For Sound Dust, Pendle mostly works alone, as he prefers to see a project through from start to finish, with laser-sharp attention to detail. “The whole Sound Dust thing started by accident. I bought a beautiful old Dulcitone off eBay... it was kind of knackered and I couldn’t really play it, so I decided to sample it. I then started selling the samples which to my surprise was amazingly popular and it all grew from there. Had I not started with the Dulcitone, Sound Dust wouldn’t be what it is today. Sound Dust is essentially me indulging my desire to make funny noises.”
In creating a Sound Dust library, Pendle does not limit himself to one type of sound or instrument — the only requirements are that it makes an interesting noise and that he can create something with it that hasn’t been heard before. As a sound designer who delights in the alternative and unexpected, he wants anything but the industry standard. His process is far from formulaic — sometimes he will obsess over a certain type of sound and try to create it, but most of the time, what sparks his imagination is chancing upon an interesting instrument or combination of instruments, or discovering a new way of recording something.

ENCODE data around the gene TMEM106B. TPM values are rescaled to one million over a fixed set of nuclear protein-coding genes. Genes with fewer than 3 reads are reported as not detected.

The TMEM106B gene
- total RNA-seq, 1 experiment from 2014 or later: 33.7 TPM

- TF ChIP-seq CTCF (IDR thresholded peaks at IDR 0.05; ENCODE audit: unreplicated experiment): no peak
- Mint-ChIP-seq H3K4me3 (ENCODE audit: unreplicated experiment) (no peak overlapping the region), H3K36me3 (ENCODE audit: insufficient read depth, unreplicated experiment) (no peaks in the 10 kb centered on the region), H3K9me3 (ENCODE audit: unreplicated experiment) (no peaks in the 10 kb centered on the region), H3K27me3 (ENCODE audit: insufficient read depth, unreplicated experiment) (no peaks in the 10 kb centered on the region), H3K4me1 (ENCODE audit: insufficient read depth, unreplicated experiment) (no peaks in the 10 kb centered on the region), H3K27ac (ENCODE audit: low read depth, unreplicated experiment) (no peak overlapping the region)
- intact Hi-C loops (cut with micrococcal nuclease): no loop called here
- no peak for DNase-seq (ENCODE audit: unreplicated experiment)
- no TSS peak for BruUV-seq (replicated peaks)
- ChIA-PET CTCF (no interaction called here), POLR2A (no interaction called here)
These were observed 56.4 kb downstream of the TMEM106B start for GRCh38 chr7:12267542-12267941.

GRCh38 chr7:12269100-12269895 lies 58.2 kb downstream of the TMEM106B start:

“The process usually starts with a ‘What If?’ moment. If I do this, what will happen? I’m driven by the idea that something will do something that something else doesn’t already do, or do it better. It really feeds the part of the brain that I enjoy the most. Often an idea will start as one thing and then go to an entirely unexpected place. I don’t know what I’m doing month to month, and that’s kind of exciting. The essence of Sound Dust is, you’re never sure what you’re gonna get!”
Pendle injects his personality and eclectic taste into his instruments, from his unconventional recording process, down to the naming of each Sound Dust offspring. "If I’m not happy with a name for something, I can’t release it." He describes his process as more mechanical than digital. “I’ve used various processes and techniques, for instance, bowing cellos with a long piece of garden string, attached to a dog lead, to create an extended bowing technique. And on the more technical side, convolution reverbs where you use an actual instrument sound as a convolution impulse and then push a sound through it, which is the reverse of what you would normally do. It’s a case of using your imagination — that ‘What If’ moment.”
“My approach is not like a proper composer — I make organised noise. For me, the sounds are more important than the notes. I’m always thinking about the timbre and the quality of the sound, and then I try to make that into a musical thing.”